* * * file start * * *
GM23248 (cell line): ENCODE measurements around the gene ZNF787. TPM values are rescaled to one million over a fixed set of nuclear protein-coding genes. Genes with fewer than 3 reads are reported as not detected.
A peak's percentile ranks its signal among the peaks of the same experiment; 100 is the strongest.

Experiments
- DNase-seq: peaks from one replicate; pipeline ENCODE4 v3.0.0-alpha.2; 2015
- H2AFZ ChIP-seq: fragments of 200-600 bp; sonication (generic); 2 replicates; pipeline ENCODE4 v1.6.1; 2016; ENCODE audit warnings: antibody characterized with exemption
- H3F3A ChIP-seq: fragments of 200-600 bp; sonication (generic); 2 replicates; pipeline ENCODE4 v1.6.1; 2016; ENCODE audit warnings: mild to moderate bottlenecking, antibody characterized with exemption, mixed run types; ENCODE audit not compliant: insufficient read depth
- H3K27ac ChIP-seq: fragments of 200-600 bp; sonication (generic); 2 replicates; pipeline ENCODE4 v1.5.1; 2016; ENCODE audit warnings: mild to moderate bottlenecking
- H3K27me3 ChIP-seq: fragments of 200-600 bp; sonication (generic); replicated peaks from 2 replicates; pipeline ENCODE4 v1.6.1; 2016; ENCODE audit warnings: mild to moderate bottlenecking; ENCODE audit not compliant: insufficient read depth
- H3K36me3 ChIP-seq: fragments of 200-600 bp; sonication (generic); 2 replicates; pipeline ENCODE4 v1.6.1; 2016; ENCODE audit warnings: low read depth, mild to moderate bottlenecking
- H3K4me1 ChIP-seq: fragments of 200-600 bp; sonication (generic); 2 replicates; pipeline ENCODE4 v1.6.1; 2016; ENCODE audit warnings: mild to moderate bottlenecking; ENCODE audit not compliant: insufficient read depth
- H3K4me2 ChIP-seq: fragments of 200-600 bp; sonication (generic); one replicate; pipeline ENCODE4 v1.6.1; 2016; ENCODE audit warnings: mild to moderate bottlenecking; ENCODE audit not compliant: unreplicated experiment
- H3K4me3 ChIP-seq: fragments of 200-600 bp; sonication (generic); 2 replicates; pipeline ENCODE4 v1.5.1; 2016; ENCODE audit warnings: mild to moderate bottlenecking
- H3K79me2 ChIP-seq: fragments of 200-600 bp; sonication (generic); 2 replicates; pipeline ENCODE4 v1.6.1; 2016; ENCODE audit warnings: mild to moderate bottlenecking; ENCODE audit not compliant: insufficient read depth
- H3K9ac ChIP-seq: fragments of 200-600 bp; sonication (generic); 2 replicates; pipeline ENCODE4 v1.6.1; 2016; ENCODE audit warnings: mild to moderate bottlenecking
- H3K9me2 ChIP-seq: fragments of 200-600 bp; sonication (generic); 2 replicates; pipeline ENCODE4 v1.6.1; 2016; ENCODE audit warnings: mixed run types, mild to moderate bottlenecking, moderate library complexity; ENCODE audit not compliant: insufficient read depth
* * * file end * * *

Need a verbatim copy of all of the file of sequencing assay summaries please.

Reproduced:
GM23248 (cell line): ENCODE measurements around the gene ZNF787. TPM values are rescaled to one million over a fixed set of nuclear protein-coding genes. Genes with fewer than 3 reads are reported as not detected.
A peak's percentile ranks its signal among the peaks of the same experiment; 100 is the strongest.

Experiments
- DNase-seq: peaks from one replicate; pipeline ENCODE4 v3.0.0-alpha.2; 2015
- H2AFZ ChIP-seq: fragments of 200-600 bp; sonication (generic); 2 replicates; pipeline ENCODE4 v1.6.1; 2016; ENCODE audit warnings: antibody characterized with exemption
- H3F3A ChIP-seq: fragments of 200-600 bp; sonication (generic); 2 replicates; pipeline ENCODE4 v1.6.1; 2016; ENCODE audit warnings: mild to moderate bottlenecking, antibody characterized with exemption, mixed run types; ENCODE audit not compliant: insufficient read depth
- H3K27ac ChIP-seq: fragments of 200-600 bp; sonication (generic); 2 replicates; pipeline ENCODE4 v1.5.1; 2016; ENCODE audit warnings: mild to moderate bottlenecking
- H3K27me3 ChIP-seq: fragments of 200-600 bp; sonication (generic); replicated peaks from 2 replicates; pipeline ENCODE4 v1.6.1; 2016; ENCODE audit warnings: mild to moderate bottlenecking; ENCODE audit not compliant: insufficient read depth
- H3K36me3 ChIP-seq: fragments of 200-600 bp; sonication (generic); 2 replicates; pipeline ENCODE4 v1.6.1; 2016; ENCODE audit warnings: low read depth, mild to moderate bottlenecking
- H3K4me1 ChIP-seq: fragments of 200-600 bp; sonication (generic); 2 replicates; pipeline ENCODE4 v1.6.1; 2016; ENCODE audit warnings: mild to moderate bottlenecking; ENCODE audit not compliant: insufficient read depth
- H3K4me2 ChIP-seq: fragments of 200-600 bp; sonication (generic); one replicate; pipeline ENCODE4 v1.6.1; 2016; ENCODE audit warnings: mild to moderate bottlenecking; ENCODE audit not compliant: unreplicated experiment
- H3K4me3 ChIP-seq: fragments of 200-600 bp; sonication (generic); 2 replicates; pipeline ENCODE4 v1.5.1; 2016; ENCODE audit warnings: mild to moderate bottlenecking
- H3K79me2 ChIP-seq: fragments of 200-600 bp; sonication (generic); 2 replicates; pipeline ENCODE4 v1.6.1; 2016; ENCODE audit warnings: mild to moderate bottlenecking; ENCODE audit not compliant: insufficient read depth
- H3K9ac ChIP-seq: fragments of 200-600 bp; sonication (generic); 2 replicates; pipeline ENCODE4 v1.6.1; 2016; ENCODE audit warnings: mild to moderate bottlenecking
- H3K9me2 ChIP-seq: fragments of 200-600 bp; sonication (generic); 2 replicates; pipeline ENCODE4 v1.6.1; 2016; ENCODE audit warnings: mixed run types, mild to moderate bottlenecking, moderate library complexity; ENCODE audit not compliant: insufficient read depth